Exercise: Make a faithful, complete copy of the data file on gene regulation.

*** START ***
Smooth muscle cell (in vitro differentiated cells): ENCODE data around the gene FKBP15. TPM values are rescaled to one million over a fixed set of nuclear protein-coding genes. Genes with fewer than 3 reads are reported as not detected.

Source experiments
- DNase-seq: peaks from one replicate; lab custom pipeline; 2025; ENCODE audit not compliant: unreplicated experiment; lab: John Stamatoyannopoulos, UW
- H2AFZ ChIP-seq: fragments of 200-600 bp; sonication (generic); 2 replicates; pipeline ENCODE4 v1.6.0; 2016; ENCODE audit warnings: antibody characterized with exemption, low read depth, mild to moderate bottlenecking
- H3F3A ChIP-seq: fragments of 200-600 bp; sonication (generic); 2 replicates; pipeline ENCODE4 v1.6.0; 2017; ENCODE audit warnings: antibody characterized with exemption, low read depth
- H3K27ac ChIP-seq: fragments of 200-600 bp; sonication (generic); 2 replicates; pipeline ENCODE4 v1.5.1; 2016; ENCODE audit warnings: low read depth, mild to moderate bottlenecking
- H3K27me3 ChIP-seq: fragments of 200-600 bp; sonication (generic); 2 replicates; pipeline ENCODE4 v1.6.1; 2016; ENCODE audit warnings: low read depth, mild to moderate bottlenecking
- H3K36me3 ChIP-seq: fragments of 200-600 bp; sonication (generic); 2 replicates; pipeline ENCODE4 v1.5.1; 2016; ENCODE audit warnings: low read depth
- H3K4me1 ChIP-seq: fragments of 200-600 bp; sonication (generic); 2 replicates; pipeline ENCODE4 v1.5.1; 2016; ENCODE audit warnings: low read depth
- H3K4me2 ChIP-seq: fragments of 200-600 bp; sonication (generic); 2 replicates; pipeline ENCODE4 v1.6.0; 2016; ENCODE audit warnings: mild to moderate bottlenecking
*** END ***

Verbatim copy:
Smooth muscle cell (in vitro differentiated cells): ENCODE data around the gene FKBP15. TPM values are rescaled to one million over a fixed set of nuclear protein-coding genes. Genes with fewer than 3 reads are reported as not detected.

Source experiments
- DNase-seq: peaks from one replicate; lab custom pipeline; 2025; ENCODE audit not compliant: unreplicated experiment; lab: John Stamatoyannopoulos, UW
- H2AFZ ChIP-seq: fragments of 200-600 bp; sonication (generic); 2 replicates; pipeline ENCODE4 v1.6.0; 2016; ENCODE audit warnings: antibody characterized with exemption, low read depth, mild to moderate bottlenecking
- H3F3A ChIP-seq: fragments of 200-600 bp; sonication (generic); 2 replicates; pipeline ENCODE4 v1.6.0; 2017; ENCODE audit warnings: antibody characterized with exemption, low read depth
- H3K27ac ChIP-seq: fragments of 200-600 bp; sonication (generic); 2 replicates; pipeline ENCODE4 v1.5.1; 2016; ENCODE audit warnings: low read depth, mild to moderate bottlenecking
- H3K27me3 ChIP-seq: fragments of 200-600 bp; sonication (generic); 2 replicates; pipeline ENCODE4 v1.6.1; 2016; ENCODE audit warnings: low read depth, mild to moderate bottlenecking
- H3K36me3 ChIP-seq: fragments of 200-600 bp; sonication (generic); 2 replicates; pipeline ENCODE4 v1.5.1; 2016; ENCODE audit warnings: low read depth
- H3K4me1 ChIP-seq: fragments of 200-600 bp; sonication (generic); 2 replicates; pipeline ENCODE4 v1.5.1; 2016; ENCODE audit warnings: low read depth
- H3K4me2 ChIP-seq: fragments of 200-600 bp; sonication (generic); 2 replicates; pipeline ENCODE4 v1.6.0; 2016; ENCODE audit warnings: mild to moderate bottlenecking